The Louisville Courier Journal thinks its "simply amazing, and simply intolerable" that there seems to be a constant battle to ensure the functioning of some of the most basic safety precautions that keep miners alive -- things like checking to make sure the respirators work.
And while MSHA announces that it will "use a computational fluid dynamics study to build a mathematical model and calculate explosive pressures" in order to "digitally reconstruct this year's Sago Mine explosion in West Virginia,"
in the meantime, it's the simple things that keep killing and injuring miners.Simple things kill.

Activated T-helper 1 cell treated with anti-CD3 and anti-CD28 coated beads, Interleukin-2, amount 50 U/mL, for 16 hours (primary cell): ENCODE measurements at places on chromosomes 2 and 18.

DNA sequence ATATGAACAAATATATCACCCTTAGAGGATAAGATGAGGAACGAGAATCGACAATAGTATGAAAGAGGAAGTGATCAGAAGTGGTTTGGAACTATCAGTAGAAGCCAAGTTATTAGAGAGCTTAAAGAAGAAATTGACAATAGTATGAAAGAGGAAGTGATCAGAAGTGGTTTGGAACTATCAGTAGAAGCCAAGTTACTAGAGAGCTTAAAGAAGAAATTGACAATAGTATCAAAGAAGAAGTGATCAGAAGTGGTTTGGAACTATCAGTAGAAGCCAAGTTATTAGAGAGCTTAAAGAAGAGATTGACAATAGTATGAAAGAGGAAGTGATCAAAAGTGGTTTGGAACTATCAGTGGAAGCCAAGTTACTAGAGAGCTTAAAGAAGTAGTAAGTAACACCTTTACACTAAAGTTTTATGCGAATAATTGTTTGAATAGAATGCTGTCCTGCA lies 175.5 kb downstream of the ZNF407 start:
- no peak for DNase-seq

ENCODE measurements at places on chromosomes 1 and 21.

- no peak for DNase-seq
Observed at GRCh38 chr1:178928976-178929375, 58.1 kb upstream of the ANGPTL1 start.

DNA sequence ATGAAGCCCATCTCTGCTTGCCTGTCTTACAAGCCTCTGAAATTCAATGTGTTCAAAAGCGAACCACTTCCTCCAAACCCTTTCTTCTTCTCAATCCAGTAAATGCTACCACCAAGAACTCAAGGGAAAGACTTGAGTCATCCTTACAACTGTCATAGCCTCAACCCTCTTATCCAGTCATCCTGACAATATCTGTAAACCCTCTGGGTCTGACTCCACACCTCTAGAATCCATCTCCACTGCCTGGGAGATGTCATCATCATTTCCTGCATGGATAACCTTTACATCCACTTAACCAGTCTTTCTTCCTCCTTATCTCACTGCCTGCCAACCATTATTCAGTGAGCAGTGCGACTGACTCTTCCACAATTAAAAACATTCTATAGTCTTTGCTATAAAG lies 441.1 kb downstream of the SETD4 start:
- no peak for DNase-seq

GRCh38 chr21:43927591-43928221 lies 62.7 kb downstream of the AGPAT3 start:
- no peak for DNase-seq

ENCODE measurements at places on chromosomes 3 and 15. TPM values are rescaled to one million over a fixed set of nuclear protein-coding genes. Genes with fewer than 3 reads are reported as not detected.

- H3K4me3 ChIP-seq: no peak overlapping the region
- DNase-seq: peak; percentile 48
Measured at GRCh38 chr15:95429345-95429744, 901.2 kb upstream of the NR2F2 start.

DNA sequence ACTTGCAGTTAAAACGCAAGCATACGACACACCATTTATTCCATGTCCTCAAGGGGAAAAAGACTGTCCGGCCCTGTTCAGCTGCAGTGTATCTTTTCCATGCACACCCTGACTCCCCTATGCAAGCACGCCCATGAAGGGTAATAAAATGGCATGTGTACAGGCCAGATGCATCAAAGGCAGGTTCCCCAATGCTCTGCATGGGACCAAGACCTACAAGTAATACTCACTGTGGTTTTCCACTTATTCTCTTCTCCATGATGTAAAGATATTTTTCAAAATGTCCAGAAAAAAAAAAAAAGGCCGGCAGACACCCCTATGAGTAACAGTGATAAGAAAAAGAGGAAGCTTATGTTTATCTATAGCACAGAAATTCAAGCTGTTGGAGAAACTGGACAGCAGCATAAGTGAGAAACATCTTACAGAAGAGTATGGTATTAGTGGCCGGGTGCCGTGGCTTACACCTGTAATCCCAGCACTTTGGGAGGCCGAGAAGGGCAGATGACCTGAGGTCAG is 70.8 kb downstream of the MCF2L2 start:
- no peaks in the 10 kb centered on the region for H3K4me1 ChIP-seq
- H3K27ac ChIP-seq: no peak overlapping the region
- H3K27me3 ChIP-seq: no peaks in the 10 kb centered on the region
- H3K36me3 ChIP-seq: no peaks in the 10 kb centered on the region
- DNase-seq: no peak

According to the U. S. Mine Safety and Health Administration, Jermey Heckler was the 37th American miner to die this year, when a pressurized tire blew last weekend as he was welding and grinding the rim.
This was no "freak accident," as the publication Confined Space points out. In the past decade, there have been at least four similar fatal incidents.
After one, MSHA faulted the company for not providing proper equipment with which to inflate tires. In another, a supervisor was found guilty of aggravated negligence for telling a miner to cut a slot in a brake drum, which ignited gases in the adjacent tire.
Those seem like simple things to avoid. A 1996 MSHA handbook says mine tires never should be welded, brazed or cut.